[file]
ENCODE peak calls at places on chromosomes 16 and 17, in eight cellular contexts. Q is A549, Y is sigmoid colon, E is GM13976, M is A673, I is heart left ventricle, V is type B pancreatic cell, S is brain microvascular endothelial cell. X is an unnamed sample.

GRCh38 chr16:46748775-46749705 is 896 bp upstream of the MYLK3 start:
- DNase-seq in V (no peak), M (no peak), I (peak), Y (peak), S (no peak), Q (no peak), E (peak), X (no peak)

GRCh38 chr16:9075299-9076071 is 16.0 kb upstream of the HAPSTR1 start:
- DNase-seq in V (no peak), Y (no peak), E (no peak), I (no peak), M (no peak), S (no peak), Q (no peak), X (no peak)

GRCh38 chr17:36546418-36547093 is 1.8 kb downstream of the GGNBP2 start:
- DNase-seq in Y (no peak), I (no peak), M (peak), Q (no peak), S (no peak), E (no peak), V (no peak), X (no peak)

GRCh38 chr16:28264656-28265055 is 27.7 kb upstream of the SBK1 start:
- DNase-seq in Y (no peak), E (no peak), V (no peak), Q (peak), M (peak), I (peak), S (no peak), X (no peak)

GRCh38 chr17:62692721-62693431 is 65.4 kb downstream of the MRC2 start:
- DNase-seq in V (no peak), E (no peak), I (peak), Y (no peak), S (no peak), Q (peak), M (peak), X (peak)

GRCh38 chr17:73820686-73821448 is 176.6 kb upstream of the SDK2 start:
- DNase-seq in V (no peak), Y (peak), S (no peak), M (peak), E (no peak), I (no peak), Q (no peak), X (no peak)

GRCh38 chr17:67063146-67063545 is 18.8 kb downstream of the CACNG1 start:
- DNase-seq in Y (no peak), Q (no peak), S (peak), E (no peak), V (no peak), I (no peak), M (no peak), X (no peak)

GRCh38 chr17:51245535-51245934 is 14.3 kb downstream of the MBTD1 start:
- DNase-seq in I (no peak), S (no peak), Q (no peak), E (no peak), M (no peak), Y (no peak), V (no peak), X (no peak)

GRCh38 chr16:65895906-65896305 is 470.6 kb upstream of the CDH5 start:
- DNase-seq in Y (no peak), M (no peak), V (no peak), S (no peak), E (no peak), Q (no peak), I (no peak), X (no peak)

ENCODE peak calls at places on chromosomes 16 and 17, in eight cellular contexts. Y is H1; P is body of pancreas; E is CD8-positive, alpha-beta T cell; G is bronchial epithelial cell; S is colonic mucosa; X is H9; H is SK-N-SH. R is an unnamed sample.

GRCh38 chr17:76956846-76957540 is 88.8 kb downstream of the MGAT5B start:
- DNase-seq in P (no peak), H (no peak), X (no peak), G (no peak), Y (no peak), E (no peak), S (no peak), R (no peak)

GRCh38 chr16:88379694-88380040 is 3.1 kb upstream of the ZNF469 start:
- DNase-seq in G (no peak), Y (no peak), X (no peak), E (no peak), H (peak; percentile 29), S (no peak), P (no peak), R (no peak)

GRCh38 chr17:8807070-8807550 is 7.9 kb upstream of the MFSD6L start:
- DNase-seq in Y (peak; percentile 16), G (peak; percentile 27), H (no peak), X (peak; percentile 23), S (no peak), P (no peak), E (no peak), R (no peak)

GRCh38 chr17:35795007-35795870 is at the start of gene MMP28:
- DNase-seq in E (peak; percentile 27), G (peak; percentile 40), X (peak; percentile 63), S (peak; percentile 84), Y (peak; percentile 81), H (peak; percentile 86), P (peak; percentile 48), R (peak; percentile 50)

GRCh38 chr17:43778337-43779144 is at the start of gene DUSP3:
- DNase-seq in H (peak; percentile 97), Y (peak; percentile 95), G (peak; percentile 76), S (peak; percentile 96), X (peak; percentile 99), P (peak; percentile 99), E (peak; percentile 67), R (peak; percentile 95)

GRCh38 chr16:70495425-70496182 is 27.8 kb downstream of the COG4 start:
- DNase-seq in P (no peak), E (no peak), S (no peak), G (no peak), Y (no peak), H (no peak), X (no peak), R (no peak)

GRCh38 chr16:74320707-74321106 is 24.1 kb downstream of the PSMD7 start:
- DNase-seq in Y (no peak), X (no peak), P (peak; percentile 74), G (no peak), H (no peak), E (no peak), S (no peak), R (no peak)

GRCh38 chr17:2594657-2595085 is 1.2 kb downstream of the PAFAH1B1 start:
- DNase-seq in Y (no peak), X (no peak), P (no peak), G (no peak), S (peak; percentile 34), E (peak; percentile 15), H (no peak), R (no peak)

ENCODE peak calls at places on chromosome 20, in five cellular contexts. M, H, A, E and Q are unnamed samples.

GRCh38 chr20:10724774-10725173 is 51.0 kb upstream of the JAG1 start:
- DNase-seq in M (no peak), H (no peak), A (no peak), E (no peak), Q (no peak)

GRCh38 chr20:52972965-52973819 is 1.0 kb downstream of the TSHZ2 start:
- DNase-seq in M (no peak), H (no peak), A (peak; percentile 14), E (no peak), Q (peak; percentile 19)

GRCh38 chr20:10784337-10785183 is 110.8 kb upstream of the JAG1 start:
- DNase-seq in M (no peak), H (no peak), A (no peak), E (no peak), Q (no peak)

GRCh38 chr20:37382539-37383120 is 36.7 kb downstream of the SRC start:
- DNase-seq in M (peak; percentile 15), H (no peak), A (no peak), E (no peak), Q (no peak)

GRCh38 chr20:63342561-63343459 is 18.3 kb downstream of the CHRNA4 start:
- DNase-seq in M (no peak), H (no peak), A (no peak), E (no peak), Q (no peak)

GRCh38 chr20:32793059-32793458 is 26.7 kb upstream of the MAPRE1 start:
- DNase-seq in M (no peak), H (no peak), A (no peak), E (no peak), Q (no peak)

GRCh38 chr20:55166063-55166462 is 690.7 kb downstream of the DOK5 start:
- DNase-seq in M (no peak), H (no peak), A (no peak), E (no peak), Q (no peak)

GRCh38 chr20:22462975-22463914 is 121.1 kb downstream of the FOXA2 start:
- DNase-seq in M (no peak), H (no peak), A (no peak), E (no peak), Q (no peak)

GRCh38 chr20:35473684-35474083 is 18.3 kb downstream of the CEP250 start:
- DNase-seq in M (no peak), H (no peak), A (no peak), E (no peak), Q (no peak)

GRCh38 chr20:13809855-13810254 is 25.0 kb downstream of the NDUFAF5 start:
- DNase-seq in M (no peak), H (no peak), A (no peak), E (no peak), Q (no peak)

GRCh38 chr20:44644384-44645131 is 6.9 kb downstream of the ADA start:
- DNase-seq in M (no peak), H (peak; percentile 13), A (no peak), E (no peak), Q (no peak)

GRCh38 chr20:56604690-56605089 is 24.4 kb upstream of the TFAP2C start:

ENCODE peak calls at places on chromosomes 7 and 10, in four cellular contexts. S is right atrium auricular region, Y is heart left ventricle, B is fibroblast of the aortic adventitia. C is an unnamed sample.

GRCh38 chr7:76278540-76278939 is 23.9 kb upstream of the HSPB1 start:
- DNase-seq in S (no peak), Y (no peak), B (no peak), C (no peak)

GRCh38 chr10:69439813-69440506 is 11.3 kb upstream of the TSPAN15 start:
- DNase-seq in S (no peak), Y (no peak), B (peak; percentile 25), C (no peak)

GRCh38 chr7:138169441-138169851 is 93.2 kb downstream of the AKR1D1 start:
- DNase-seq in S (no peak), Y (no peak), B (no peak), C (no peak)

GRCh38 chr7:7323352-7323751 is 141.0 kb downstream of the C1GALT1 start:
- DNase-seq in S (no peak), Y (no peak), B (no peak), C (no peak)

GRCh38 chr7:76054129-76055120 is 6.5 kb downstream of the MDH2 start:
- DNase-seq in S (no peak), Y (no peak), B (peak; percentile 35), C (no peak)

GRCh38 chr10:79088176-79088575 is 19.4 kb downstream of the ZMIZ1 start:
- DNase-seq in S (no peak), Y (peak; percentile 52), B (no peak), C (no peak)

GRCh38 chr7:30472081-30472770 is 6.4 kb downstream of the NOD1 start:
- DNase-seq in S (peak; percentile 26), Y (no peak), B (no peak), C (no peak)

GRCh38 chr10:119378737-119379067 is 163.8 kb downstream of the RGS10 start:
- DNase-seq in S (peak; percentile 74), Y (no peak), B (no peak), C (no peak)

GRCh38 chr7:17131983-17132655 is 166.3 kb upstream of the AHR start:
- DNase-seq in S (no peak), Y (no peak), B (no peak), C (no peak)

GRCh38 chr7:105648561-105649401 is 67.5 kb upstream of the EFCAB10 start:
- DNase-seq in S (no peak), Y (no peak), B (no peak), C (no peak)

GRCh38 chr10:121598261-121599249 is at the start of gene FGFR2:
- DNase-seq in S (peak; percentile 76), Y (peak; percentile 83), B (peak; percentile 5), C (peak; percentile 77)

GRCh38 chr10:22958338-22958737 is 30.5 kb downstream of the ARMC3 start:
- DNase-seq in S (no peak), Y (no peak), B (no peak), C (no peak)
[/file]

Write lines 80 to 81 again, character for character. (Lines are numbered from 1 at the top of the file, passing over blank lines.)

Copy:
GRCh38 chr7:105648561-105649401 is 67.5 kb upstream of the EFCAB10 start:
- DNase-seq in S (no peak), Y (no peak), B (no peak), C (no peak)